Interaction design: SVT Barn Play

Part 2 of 13 in the series Some of my skills.

Screenshot of SVT Barn Play

Re-imagine online video watching to dramatically increase number of minutes viewed.
That was the mission Malin, product manager for SVT Kids Online, gave my team in 2012. I worked on the service for a year and led the work on defining how kids interact with the shows.

Before you read on, go watch an episode :)

Interaction foundations

We faced difficult, foundational questions:

  • Should the service be a sub section of the hugely popular site, or a separate service?
  • What changes need to be made to the site based on the new service – which content is removed, which stays?
  • Do we build the service on the web, or as a set of native apps?

I also wanted to understand media consumption in the context of our audience – 3 to 11 year olds – and of the adults in their lives.

  • Which roles do video play in family life?
  • How, where, and when is video watched by kids?
  • How do kids interact with video?

To help giva an initial answer to the questions above I participated in a review of internal and public media consumption statistics and academic research. I also used ethnographic methods, for example I joined families for breakfast. I led parts of our competitive analysis and I met kids to understand how they, physically, use VOD services like Netflix. I also consulted our usage statistics, including using CrazyEgg to create heat maps of usage on the existing site.

Some insights:

  • Parents use video as a baby sitter.
  • A majority of Swedish households with kids have tablets, computers, and smartphones. Younger kids overwhelmingly prefer tablets.
  • Many kids prefer to browse via images over reading text – and they all have their favourite shows and characters.
  • The kids do one thing at a time – watch or find a new thing, there’s very little “multi tasking”.
  • Kids are in a state of “active relaxation” when they watch shows, and often hold the ipad with their thumbs on the screen.

Based on my, and my team mates’ work, we chose to build:

  1. A video-on-demand service that is the focal point of and which contains all kids videos and nothing else.
  2. Only search, an A-Z index of shows, and categories.
  3. Just full episodes, no clips or extras.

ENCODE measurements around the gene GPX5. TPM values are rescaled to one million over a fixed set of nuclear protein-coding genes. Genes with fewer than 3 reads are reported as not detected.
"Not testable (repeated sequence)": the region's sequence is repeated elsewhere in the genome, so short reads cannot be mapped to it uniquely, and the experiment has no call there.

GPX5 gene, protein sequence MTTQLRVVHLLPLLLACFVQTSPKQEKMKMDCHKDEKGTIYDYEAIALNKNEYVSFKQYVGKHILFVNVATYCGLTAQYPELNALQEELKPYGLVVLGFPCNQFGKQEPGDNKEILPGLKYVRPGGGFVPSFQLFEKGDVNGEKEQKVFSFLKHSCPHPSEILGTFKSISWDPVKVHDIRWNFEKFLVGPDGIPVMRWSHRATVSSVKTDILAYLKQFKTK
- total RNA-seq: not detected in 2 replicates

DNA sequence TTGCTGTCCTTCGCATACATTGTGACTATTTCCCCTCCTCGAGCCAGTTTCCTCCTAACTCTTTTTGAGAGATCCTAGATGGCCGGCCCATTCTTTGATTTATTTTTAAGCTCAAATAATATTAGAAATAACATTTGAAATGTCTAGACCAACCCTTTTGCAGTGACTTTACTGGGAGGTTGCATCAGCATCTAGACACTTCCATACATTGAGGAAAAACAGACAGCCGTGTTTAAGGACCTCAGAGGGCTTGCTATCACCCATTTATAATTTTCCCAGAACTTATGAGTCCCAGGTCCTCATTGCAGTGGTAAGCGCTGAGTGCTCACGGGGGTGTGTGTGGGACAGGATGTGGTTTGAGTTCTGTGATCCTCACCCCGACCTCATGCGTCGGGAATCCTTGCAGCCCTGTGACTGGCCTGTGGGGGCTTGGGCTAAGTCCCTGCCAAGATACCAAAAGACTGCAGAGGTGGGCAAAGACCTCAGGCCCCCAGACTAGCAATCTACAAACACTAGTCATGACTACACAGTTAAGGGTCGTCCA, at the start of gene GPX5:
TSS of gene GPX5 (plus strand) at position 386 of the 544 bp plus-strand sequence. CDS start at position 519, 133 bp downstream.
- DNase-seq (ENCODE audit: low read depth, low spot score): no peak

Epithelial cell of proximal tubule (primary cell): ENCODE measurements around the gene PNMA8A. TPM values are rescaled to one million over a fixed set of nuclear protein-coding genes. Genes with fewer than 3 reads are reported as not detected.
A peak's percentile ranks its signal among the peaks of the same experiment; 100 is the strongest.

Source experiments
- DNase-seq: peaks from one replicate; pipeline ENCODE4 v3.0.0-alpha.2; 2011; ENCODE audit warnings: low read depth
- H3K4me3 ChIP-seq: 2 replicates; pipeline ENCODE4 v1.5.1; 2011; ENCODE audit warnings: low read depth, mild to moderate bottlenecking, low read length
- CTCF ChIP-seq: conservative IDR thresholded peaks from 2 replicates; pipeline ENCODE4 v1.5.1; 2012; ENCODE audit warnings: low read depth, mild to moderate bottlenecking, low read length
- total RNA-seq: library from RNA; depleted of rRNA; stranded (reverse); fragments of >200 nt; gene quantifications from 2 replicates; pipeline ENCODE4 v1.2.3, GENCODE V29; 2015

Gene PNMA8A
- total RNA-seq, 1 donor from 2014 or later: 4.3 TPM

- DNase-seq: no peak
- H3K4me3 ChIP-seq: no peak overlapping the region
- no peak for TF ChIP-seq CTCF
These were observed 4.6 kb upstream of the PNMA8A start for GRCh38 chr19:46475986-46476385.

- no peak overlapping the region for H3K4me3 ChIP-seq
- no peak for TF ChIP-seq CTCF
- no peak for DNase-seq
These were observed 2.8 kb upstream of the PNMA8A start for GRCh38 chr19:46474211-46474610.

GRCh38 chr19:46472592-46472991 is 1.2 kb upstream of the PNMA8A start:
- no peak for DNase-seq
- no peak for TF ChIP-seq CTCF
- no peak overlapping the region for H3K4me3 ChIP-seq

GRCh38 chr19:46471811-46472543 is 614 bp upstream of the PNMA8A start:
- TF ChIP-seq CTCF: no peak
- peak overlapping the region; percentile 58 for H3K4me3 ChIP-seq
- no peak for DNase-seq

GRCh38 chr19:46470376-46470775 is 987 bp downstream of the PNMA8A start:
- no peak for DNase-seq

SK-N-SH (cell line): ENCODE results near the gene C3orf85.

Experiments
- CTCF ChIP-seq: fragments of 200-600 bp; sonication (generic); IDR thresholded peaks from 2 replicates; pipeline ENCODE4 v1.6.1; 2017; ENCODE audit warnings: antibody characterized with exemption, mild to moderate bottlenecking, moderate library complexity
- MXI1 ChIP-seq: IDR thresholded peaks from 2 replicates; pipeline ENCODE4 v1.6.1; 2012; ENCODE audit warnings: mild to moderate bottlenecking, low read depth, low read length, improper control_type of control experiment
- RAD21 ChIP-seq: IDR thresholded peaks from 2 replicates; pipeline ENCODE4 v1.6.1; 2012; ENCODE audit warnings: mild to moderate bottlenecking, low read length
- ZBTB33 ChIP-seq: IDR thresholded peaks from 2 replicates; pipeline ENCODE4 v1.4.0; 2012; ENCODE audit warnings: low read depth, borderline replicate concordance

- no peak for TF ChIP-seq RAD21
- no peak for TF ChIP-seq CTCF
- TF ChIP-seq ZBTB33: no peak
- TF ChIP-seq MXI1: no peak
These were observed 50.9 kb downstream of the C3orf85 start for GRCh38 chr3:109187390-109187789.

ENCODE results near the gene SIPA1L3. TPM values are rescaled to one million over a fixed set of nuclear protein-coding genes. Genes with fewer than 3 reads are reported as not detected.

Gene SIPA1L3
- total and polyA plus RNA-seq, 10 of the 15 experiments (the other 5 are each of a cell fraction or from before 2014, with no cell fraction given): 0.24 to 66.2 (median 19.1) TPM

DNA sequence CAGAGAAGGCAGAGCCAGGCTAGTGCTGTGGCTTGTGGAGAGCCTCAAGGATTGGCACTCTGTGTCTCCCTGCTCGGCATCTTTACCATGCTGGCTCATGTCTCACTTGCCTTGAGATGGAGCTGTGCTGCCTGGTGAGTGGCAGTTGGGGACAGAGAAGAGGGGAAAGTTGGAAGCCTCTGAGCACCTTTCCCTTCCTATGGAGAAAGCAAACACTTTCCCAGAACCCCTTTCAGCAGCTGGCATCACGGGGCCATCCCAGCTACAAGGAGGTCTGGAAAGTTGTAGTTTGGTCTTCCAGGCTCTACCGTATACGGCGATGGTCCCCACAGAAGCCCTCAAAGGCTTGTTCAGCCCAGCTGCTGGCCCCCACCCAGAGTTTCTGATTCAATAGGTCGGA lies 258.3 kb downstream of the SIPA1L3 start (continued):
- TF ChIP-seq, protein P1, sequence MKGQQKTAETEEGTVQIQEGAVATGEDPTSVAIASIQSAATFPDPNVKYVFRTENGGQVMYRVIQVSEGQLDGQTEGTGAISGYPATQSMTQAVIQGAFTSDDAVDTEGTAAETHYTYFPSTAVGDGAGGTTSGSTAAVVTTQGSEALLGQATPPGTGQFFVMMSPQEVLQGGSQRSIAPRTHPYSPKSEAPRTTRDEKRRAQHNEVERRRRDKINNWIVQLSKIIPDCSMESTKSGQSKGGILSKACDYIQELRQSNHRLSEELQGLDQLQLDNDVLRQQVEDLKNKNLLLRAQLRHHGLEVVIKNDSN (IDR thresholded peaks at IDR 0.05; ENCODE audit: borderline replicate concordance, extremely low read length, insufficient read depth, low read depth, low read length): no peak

4. An interface optimized for iPad use, and with a wrapper app.

The main experience goal for the service became:

A three year old can find and play their favourite show – on their own, without help from an adult.

The foundations work taught me how good it is to gain insights from a broad set of sources. It’s when, for example, public statistics is combined with the results of ethnographic research that real insights can be gained. Also, this was the first time I did at-home research. :)

Interaction patterns

When choosing and defining how kids will find and watch shows, the biggest constraints for my work were:

  • 200+ titles and 2000+ episodes will be available simultaneously.
  • The viewers are 3 to 11 years old, and different shows are aimed at different levels of development.
  • We are public service. We are accessible and inclusive.
  • Developer joy. Without happy dev’s, there will be no service.
  • We need support for sharing, search engine indexing, etc.

I explored how the interface might function with the help of 29 prototypes, built in HTML & JS. Many of the ideas came from other members of the team – and I was the conduit. Some of the prototypes are still available to play around in. Remember that they work best on iPads.

I used each prototype to explore one area, or answer one or a few questions such as:

  1. How is a series represented?
  2. Which is the relationship between a series and an episode?
  3. How do I go from Finding to Watching, and back?

Of course I did not have the answers. I’m (mostly) an adult, after all.

So I met, on my own or together with members of the team, a few hundred kids and had them use the prototypes. How they used them, and whether they managed to watch their favourite show or not, gave us the insights we needed.

A few of the patterns we settled on:

  • Side swipe and tap to reveal (not down swipe).
  • Revealed lists are given more focus.
  • Search results is just another list.
  • The A-Z index is given extra focus, and even more focus on the selected show.
  • Watch videos in a distraction free overlay with autoplay.

How to effectively conduct usability tests was one of the big learnings from the pattern work. Also, the work taught me a lot about kids! :)

Interaction optimization

As the service was being built I led a private, remote beta with 70 families. They were given access to the service and over the course of three months I interviewed families about how they used the new service, and found some problems that we then fixed.

After launching Barn Play I conducted A/B tests of some parts of the interface, for example whether we should use buttons or button+labels, and which types of categories are most engaging.

The longitudinal family beta was a first for me, and creating and leading it taught me a lot about participant recruitment and how to do remote research.


Already a few months after launching the new service, total time spent had increased fourfold over the previous video watching solution, while maintaining the staggering 850 000 monthly visitors (there are around 800 000 kids in the age group, so “on average” all kids in Sweden use the service every month).

Even more important to me is that we accomplished the experience goal we set ourselves: Kids as young as three years old find and watch their favourite shows on SVT Barn Play. No adults required.

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